Planning before you begin your piece of involvement work will give you, and others, the confidence that it will be inclusive, constructive, respectful, well-paced and have integrity. It is important to be clear on what you are trying to do, the timescales and what people can and can’t influence. You should consider who should be involved and how you will include diverse communities. You will also need to be clear about practicalities such as what information is needed, how you will facilitate inclusive meetings and how people are supported and paid expenses.
As you progress, you will want to gather as many views and ideas as possible, from the widest and most diverse group you can. When you meet you will need time to build relationships, trust and effective communication. You will need to agree principles, expectations and outcomes. You may also need to look at how you gather and share information as well as ideas and views from a wider community. Bringing these together and interpreting them transparently gives credibility and allows the best ideas and recommendations to emerge. On longer projects you will also want to review how well the group is working together and make sure everyone feels engaged and heard.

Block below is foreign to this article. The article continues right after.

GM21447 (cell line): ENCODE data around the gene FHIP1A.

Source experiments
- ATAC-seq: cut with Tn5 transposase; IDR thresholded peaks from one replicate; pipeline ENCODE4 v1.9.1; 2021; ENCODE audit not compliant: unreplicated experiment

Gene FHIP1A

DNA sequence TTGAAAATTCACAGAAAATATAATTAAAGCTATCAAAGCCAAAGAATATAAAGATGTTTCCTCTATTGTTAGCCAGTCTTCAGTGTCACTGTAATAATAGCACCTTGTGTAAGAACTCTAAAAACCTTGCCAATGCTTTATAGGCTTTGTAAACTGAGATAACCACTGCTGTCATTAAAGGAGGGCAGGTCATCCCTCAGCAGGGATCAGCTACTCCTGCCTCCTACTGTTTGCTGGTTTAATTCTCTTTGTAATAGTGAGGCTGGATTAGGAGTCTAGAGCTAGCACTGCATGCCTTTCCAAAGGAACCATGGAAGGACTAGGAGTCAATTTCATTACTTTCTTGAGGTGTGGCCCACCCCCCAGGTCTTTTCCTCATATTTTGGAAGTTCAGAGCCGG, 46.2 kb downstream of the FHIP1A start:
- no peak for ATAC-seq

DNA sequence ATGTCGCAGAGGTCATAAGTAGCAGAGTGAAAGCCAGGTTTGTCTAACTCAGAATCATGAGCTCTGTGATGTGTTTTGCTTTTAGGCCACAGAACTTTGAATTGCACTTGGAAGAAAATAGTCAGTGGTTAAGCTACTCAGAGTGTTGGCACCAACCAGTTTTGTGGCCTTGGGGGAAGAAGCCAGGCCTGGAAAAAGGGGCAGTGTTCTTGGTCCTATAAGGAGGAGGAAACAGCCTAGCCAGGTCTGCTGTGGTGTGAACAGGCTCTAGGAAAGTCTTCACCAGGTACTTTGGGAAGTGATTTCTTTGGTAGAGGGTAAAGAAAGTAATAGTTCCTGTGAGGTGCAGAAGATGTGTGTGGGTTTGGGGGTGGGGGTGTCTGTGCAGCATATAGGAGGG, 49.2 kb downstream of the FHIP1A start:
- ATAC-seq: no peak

As you draw your involvement work to a close, you will want to be clear about what has been decided and achieved, how (and to whom) you will communicate the outcomes and what will happen next. You will want people to feel good about having been involved and you will want to recognise their contribution so that they know they made a difference.
The document below will guide you through the things you will want to consider at the beginning, during and at the end of your involvement work (you might take a lighter-touch with short, small-scale pieces of work).